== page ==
I think that your question is not how to determine how much each person receives as a bonus but rather how much the bonus pot should be that you ultimately divide up based on each individuals achievements against
goals, regular job performance, attendance, length of service, and/or whatever other factors that you want to include and the contributions you wish to reward.
If you intend to give out discretionary bonuses, you should budget at the beginning of the fiscal period for what you think that you will be able to afford just as you do for other compensation factors:salaries, overtime, and benefits.
Most companies base the amount of money set aside for bonuses on profitability.In fact, many enterprises refer to their bonus program as profit sharing." If the company does not make a profit, no bonuses are given. If the company makes a profit, a percentage of the profit goes into the bonus pot to be applied in an organized, pre-determined way to reward the people who were most instrumental in the company actually succeeding and being profitable in the preceding period.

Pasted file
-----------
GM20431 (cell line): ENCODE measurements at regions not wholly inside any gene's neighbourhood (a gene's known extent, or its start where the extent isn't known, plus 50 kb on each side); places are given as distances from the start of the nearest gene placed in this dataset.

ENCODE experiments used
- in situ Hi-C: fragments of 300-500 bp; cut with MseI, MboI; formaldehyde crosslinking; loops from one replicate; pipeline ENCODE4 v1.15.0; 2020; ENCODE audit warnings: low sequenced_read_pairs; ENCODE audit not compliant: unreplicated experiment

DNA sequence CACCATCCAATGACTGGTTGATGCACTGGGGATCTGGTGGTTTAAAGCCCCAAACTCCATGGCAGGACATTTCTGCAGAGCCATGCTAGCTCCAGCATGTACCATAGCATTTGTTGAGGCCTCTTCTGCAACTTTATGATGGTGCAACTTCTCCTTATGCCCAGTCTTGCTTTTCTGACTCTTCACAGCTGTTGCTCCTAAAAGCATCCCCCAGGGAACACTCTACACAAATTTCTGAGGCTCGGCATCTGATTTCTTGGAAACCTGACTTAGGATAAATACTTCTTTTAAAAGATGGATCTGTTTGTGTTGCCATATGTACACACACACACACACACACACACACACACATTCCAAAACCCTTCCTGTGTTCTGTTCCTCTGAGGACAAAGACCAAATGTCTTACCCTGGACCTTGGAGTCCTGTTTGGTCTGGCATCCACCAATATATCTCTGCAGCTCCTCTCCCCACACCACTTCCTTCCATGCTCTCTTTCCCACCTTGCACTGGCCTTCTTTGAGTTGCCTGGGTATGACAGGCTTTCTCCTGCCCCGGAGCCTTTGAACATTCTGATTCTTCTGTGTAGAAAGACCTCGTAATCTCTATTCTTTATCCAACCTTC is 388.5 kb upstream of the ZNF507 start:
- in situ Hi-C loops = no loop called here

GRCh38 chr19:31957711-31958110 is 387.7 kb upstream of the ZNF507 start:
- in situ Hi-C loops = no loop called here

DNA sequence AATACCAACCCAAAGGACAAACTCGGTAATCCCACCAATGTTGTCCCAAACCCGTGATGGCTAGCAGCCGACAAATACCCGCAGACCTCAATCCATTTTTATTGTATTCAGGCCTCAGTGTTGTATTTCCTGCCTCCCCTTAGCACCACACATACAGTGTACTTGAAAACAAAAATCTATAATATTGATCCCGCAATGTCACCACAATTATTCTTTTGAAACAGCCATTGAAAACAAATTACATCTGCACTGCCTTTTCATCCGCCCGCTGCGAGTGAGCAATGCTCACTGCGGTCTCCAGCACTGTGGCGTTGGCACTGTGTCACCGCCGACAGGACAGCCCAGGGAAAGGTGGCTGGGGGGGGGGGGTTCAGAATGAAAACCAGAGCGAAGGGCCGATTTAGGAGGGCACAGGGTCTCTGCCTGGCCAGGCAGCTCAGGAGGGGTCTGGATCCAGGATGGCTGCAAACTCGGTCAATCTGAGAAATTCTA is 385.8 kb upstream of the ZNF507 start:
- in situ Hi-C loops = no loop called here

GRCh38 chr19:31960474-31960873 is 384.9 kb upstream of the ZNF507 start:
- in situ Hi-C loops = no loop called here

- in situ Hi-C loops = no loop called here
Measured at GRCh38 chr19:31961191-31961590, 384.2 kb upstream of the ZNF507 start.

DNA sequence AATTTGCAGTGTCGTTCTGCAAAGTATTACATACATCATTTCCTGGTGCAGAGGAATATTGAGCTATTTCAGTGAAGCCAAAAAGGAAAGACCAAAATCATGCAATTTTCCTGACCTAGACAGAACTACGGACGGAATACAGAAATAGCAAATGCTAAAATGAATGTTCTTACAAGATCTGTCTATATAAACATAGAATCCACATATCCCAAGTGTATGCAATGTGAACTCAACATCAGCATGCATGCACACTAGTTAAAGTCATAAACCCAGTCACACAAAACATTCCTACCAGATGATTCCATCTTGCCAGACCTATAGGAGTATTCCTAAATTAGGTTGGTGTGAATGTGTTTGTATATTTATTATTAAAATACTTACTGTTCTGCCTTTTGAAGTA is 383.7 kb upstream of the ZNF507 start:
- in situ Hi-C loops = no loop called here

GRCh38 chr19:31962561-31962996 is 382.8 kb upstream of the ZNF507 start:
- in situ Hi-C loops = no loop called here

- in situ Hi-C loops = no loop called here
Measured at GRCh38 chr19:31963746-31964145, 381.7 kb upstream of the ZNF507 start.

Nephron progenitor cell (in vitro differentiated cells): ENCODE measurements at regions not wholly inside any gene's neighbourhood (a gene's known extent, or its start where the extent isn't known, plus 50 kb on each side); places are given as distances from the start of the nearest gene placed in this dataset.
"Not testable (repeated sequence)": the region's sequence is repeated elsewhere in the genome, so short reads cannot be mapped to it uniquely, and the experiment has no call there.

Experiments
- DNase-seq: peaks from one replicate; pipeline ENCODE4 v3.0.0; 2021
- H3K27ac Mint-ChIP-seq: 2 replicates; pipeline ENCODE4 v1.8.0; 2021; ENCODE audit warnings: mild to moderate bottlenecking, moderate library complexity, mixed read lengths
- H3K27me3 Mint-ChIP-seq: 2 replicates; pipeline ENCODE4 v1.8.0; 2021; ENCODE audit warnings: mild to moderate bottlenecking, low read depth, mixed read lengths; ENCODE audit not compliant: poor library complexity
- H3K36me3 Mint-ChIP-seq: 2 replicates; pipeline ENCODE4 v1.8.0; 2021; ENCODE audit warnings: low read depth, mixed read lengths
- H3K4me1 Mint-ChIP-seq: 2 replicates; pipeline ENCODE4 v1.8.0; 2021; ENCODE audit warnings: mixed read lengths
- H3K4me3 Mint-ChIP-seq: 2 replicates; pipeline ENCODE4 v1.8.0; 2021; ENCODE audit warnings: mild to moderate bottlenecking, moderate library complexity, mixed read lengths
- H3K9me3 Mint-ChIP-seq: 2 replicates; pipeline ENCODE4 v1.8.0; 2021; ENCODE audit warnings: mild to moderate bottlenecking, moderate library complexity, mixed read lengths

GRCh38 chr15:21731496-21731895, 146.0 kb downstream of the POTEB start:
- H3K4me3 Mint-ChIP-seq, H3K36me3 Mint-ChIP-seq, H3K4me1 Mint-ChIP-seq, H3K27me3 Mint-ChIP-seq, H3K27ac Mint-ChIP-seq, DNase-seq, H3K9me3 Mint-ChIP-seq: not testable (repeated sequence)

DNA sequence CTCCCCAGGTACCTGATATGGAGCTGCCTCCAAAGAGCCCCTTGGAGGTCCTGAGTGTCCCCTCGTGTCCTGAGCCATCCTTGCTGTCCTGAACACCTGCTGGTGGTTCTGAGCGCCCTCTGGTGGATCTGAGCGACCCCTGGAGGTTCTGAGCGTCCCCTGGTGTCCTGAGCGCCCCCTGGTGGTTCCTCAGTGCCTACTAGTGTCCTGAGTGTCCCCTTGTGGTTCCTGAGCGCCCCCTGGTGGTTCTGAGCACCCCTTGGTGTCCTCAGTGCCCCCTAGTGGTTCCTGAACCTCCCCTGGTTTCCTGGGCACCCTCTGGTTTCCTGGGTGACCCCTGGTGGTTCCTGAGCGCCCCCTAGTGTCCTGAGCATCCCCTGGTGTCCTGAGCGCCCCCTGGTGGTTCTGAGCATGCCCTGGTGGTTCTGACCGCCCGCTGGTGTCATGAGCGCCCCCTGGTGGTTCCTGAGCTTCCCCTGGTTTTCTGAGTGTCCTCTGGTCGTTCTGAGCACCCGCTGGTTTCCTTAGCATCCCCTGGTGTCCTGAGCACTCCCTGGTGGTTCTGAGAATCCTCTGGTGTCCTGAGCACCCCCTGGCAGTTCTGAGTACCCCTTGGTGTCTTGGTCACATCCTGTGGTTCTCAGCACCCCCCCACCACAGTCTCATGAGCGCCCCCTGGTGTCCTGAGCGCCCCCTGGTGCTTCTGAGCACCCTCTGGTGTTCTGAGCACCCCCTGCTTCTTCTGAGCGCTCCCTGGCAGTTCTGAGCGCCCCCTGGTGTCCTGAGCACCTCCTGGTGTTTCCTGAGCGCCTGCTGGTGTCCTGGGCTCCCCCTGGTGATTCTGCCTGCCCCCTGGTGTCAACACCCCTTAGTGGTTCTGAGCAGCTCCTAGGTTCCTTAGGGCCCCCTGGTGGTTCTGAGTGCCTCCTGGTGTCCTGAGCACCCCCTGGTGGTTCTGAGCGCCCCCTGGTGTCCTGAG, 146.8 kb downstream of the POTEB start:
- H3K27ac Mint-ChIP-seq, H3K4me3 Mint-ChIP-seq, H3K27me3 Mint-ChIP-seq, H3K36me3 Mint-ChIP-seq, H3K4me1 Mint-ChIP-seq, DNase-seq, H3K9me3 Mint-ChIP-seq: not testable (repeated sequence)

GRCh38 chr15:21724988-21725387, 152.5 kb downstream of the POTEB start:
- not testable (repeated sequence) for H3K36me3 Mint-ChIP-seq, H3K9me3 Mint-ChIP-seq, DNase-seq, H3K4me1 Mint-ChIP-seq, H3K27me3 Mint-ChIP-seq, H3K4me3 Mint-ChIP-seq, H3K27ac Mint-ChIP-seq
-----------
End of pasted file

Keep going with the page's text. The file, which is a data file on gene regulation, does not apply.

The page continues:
In start-up and rapid growth situations, there may be unprofitable periods and the company may still need/want to give discretionary incentives such as bonuses in order to reward and retain the best talent. In this kind of situation, the chief financial officer will need to calculate a bonus pool as a percentage of the overall direct compensation that the company can afford to pay out and remain financially sound.
Question added to topic Human Resources • January 19, 2008
After looking at the end-of-year sales figures, how should I determine bonuses for my staff?
How should a wise business person work out the bonuses for the staff? What other costs should a business set aside before bonuses are worked out (i.e operating cost for the new financial year)?
Penny is a seasoned human resources executive and consultant with over 25 years of diverse business experience in advising enterprise leaders on employment-related matters.